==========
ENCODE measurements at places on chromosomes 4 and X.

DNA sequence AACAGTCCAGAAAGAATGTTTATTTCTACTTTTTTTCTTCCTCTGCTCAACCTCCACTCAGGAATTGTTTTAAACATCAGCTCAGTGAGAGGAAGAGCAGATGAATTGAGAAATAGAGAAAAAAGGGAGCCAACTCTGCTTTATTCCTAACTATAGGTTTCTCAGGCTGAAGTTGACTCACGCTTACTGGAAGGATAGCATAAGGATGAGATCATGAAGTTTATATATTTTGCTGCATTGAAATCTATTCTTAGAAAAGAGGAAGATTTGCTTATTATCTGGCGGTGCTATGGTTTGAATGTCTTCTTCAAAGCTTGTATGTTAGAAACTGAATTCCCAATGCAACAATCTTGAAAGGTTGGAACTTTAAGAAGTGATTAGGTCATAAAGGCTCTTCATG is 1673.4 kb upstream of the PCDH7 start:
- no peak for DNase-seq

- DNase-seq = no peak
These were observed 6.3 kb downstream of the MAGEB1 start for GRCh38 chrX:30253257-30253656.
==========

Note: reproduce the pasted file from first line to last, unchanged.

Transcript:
ENCODE measurements at places on chromosomes 4 and X.

DNA sequence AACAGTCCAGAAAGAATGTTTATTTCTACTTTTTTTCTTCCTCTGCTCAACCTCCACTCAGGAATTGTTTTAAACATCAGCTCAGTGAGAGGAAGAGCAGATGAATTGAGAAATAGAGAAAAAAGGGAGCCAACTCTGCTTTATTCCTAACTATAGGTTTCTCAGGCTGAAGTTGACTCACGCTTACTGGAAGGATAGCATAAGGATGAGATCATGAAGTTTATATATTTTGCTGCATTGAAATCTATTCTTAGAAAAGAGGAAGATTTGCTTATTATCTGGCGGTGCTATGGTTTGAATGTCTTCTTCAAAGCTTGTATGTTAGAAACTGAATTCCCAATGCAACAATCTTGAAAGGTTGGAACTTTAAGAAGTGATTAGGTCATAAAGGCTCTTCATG is 1673.4 kb upstream of the PCDH7 start:
- no peak for DNase-seq

- DNase-seq = no peak
These were observed 6.3 kb downstream of the MAGEB1 start for GRCh38 chrX:30253257-30253656.